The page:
The miracle of Saint Thérèse

We rarely go to church, yet tens of thousands of us have flocked to see the remains of a 19th-century nun as they tour Britain. Why? Paul Vallely looks for answers in Preston

It is an unprepossessing, Victorian brick-built chapel in a nondescript suburb of Preston in Lancashire. The only indication that there might be something unusual about the place is a plain sign by the door bearing the words Carmelite Monastery. But it was the large crowds that were the giveaway.

In less than four hours, some 4,000 people materialised to file solemnly through the door of the anonymous little building. They were there to place themselves momentarily in the presence of the bones of a young woman who died in obscurity a century ago, but who is now one of the Catholic Church's best-loved saints.

The relics of Thérèse of Lisieux were passing through the town as part of an unprecedented tour of the UK, visiting 28 venues in a single month, in an extraordinary world tour of more than 40 countries. Tens of thousands have turned out to see them since their arrival in Portsmouth two weeks ago.

If there was something exotic about the reliquary – the few bones from her right leg, thigh and foot are held in a silver container inside a casket shaped like a temple – its reception was decidedly British. This was an undemonstrative affair where quiet reverence mixed with an understated polite excitement.

The casket stood on the altar of the little chapel with its plain cream walls and school-hall laquered parquet floor. The long queues of people shuffling slowly forwards were made up predominantly of women with grey or white hair, but there were men in business suits, and several black and Asian faces along with a group of children from the local school.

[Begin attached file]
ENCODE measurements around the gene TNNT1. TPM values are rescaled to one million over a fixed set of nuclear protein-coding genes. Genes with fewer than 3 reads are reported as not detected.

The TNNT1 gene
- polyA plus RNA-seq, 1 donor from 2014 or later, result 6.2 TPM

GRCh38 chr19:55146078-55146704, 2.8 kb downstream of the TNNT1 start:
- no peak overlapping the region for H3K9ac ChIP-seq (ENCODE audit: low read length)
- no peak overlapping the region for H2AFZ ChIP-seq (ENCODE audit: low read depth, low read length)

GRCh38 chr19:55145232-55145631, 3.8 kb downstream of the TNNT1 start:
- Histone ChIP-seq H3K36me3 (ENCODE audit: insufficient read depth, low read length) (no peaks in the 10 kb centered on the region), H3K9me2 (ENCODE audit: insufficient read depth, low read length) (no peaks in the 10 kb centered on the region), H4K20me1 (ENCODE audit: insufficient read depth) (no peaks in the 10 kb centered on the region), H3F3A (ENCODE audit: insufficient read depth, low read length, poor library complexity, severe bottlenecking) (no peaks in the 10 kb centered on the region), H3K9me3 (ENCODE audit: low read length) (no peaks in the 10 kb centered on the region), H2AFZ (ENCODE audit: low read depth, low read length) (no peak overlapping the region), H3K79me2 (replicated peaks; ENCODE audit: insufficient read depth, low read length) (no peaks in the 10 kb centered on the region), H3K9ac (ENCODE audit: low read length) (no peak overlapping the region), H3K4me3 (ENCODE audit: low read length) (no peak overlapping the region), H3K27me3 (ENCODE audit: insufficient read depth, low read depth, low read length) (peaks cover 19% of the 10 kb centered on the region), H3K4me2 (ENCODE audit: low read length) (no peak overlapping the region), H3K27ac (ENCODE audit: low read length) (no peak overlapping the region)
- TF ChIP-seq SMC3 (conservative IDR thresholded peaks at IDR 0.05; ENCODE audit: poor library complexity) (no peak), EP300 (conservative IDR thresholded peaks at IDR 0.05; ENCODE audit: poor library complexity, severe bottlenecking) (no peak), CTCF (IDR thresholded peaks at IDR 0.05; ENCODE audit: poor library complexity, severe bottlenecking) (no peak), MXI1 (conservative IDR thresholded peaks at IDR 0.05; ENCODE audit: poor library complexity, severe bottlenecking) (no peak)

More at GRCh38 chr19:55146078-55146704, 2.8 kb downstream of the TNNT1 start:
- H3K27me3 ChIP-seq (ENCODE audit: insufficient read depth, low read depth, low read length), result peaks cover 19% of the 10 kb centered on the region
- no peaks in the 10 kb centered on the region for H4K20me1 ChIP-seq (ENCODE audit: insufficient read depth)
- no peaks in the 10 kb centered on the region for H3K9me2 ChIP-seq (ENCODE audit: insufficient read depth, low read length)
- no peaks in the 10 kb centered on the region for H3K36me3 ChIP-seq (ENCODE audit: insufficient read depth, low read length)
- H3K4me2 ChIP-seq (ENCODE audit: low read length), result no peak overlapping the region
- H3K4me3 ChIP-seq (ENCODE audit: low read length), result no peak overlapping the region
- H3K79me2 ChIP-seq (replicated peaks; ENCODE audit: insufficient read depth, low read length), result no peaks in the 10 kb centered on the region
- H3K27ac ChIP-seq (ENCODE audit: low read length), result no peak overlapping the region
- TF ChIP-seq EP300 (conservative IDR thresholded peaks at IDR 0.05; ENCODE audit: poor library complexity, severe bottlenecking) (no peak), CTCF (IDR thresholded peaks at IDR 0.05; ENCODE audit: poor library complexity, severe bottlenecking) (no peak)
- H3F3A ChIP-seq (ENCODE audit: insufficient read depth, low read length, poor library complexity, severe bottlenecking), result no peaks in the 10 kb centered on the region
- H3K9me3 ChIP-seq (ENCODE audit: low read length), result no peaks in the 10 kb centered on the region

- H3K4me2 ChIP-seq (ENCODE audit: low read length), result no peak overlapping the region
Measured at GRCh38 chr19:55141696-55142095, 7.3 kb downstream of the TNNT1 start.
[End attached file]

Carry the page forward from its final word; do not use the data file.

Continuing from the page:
When they reached the reliquary most stopped and stood reverently for a few silent seconds. Some pressed their hands against the Perspex dome covering the casket. One or two kissed it.

Why had they come? "St Thérèse was a simple person, she didn't do anything spectacular," said Bridget Hilton, who had travelled from Clitheroe up on the Pennines. "She lived in a convent in Normandy and died when she was 24. But she showed that through simple, everyday things you could do God's will."

"When she died she had done so little that the nuns had nothing to put in her obituary," said another pilgrim, Marie Gardner. "But then it was discovered she had written her memoirs." The book was published as The Story of a Soul. It became an international bestseller. "She became a saint for ordinary people."

There is nothing ordinary, however, about her namesake, Sister Thérèse, the 75-year-old Reverend Mother of the convent that hosted Monday's gathering.

A hooped figure in a brown scapular, black veil and cream cloak, she has spent the last 47 years inside the monastery. Until recently she had hardly ventured into the outside world, though relaxed rules mean the nuns can now leave to visit the optician or dentist, or even an infirm close relative.

"She didn't have visions or anything like that," the old nun said, explaining why her namesake is such a draw. "But she made people look at God in a different way. People in her time saw God as a distant figure to be feared, but she saw God as a friend." So much so that she used tu to address God in her writing – although her nuns changed this to the more formal vous in early editions for fear of shocking a general readership.

Some of those in the long queue were hoping for a miracle. "We want to have a baby," said Chantal Henkison, a nurse in her early forties who was there with her husband, John, a joiner.

Others were there because they believed they had already had one. Rosalind Lumby, 32, credited the saint with arresting her mother's breast cancer. "We'd been told she won't live 'til the end of 2008 and that we should bring Christmas forward," she said. "But we prayed to St Thérèse and my mother is still with us, and her tumour has shrunk. We think it is a miracle."

Some Catholics are uneasy with this sort of talk, which they fear smacks of superstition. Cardinal Hume refused to give permission for the tour of St Thérèse's bones when he was the leader of the nation's Catholics.

But even those who do not hold with the healing power of relics would have been struck in Preston yesterday by the gentleness of the atmosphere, the care taken of the old and infirm, and the healing properties of the cups of tea which were offered all round. "St Thérèse encapsulates the gospel message in a very simple way," said Fr Frank Gallagher, a Carmelite friar who runs a retreat house nearby.